Nationally Zygiella x-notata is widespread. It is usually found around buildings and structures, and its apparent distribution in the UK reflects this with the highest densities of records in the heavily populated urban areas. The species has its centre in Europe, but is cosmopolitan, probably having been transported around the world by man.

General life history:

Most Z. x-notata are adult from July to about October, the males peaking in number in September and the females slightly later. A number of adult females can be found active into December and beyond.

Mating occurs in September. Tarsitano and Kirchner (2001) studied the courtship of Z. x-notata, measuring and describing the vibrational signals the male sends to the female via her web. One of the signals, which the male produces on first encountering the web and approaching the female, was described as "burping", named for how the signal sounded when transduced, by the measuring equipment, to something audible! Despite this, the males still successfully mated.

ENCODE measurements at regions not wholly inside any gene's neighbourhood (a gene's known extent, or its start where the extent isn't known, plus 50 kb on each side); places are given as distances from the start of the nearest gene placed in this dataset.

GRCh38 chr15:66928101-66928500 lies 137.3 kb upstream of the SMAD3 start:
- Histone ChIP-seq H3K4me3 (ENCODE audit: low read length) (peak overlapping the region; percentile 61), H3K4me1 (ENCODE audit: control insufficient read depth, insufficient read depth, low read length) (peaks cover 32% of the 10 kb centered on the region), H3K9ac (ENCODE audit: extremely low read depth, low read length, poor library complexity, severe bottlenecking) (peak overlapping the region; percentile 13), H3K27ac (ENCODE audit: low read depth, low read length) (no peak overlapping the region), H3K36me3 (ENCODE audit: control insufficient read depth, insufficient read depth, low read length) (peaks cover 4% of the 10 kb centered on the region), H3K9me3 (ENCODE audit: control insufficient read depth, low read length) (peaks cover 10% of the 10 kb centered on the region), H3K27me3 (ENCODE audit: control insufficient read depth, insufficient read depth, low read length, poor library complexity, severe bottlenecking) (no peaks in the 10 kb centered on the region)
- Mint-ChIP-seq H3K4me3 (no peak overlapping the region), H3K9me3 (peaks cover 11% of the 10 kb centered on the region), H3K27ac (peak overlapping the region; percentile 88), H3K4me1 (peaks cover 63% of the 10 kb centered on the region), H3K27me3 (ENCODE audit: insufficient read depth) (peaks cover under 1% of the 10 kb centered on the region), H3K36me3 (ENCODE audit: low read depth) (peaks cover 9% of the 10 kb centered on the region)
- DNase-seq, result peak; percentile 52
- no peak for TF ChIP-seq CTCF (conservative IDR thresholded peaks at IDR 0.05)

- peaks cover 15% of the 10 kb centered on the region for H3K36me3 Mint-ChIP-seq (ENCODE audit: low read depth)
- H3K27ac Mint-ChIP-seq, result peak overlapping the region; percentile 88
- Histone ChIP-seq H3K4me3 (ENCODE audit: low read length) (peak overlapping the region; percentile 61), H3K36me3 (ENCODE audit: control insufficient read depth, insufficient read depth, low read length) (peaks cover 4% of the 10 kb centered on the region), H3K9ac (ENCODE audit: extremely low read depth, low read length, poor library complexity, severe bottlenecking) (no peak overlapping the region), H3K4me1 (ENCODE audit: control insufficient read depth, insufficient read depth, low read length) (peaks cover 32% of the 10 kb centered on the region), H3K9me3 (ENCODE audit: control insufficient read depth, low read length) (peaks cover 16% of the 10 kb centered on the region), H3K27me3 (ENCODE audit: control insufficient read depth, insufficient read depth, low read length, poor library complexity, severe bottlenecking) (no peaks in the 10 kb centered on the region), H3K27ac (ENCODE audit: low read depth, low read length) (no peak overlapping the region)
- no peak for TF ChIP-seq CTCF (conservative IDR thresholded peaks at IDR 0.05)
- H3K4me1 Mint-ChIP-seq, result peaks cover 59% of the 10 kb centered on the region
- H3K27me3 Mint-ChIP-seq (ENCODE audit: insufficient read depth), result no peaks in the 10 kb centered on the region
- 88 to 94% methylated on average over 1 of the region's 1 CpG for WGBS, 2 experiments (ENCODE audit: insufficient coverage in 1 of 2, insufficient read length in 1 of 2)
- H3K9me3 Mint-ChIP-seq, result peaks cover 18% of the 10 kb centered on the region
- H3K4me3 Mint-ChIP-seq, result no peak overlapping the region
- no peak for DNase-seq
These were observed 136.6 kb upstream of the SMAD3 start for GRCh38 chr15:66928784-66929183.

After mating the males soon die. Egg-sacs are produced in September-October, (some even in the winter months), with the spiderlings emerging in early spring.

Other members of the genus:

The other members of the genus, present in Britain, are Z. atrica and Z. stroemi.

Z. atrica tends to avoid buildings and structure, building its web in shrubs and bushes.

The rarer Z. stroemi is more restricted in its habitat. It builds its web, more delicate than the other British members of the genus, in well-established woods, making its retreat in the deep crevices of the trunk of well-fissured trees such as Oak and Pine (Hambler, 1987; Jones, 1981) and generally on the warmer, southerly facing side of the tree.